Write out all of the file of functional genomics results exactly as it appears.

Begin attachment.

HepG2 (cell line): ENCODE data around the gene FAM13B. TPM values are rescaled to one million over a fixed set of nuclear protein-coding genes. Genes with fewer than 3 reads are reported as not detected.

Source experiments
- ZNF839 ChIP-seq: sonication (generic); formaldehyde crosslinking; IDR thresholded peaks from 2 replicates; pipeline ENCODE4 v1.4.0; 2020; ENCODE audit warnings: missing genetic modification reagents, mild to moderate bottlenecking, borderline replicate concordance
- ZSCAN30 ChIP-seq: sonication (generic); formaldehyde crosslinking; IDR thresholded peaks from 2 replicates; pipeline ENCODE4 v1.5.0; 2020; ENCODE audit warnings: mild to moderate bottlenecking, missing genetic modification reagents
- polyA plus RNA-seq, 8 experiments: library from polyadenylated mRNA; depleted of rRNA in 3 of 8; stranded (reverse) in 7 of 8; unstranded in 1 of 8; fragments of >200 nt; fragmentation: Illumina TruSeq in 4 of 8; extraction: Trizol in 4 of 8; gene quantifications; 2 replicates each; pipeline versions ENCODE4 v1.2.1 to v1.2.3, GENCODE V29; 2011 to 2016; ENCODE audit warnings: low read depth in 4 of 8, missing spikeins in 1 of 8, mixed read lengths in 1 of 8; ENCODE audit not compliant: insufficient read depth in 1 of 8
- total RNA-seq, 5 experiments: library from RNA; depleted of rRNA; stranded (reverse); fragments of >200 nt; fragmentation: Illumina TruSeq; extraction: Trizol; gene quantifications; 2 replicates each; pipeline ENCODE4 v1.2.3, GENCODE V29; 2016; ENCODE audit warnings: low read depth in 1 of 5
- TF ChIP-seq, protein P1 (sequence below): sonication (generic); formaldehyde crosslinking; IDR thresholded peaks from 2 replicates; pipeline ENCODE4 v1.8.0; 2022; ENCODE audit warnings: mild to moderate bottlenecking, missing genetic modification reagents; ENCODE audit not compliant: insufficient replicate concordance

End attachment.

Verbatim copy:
HepG2 (cell line): ENCODE data around the gene FAM13B. TPM values are rescaled to one million over a fixed set of nuclear protein-coding genes. Genes with fewer than 3 reads are reported as not detected.

Source experiments
- ZNF839 ChIP-seq: sonication (generic); formaldehyde crosslinking; IDR thresholded peaks from 2 replicates; pipeline ENCODE4 v1.4.0; 2020; ENCODE audit warnings: missing genetic modification reagents, mild to moderate bottlenecking, borderline replicate concordance
- ZSCAN30 ChIP-seq: sonication (generic); formaldehyde crosslinking; IDR thresholded peaks from 2 replicates; pipeline ENCODE4 v1.5.0; 2020; ENCODE audit warnings: mild to moderate bottlenecking, missing genetic modification reagents
- polyA plus RNA-seq, 8 experiments: library from polyadenylated mRNA; depleted of rRNA in 3 of 8; stranded (reverse) in 7 of 8; unstranded in 1 of 8; fragments of >200 nt; fragmentation: Illumina TruSeq in 4 of 8; extraction: Trizol in 4 of 8; gene quantifications; 2 replicates each; pipeline versions ENCODE4 v1.2.1 to v1.2.3, GENCODE V29; 2011 to 2016; ENCODE audit warnings: low read depth in 4 of 8, missing spikeins in 1 of 8, mixed read lengths in 1 of 8; ENCODE audit not compliant: insufficient read depth in 1 of 8
- total RNA-seq, 5 experiments: library from RNA; depleted of rRNA; stranded (reverse); fragments of >200 nt; fragmentation: Illumina TruSeq; extraction: Trizol; gene quantifications; 2 replicates each; pipeline ENCODE4 v1.2.3, GENCODE V29; 2016; ENCODE audit warnings: low read depth in 1 of 5
- TF ChIP-seq, protein P1 (sequence below): sonication (generic); formaldehyde crosslinking; IDR thresholded peaks from 2 replicates; pipeline ENCODE4 v1.8.0; 2022; ENCODE audit warnings: mild to moderate bottlenecking, missing genetic modification reagents; ENCODE audit not compliant: insufficient replicate concordance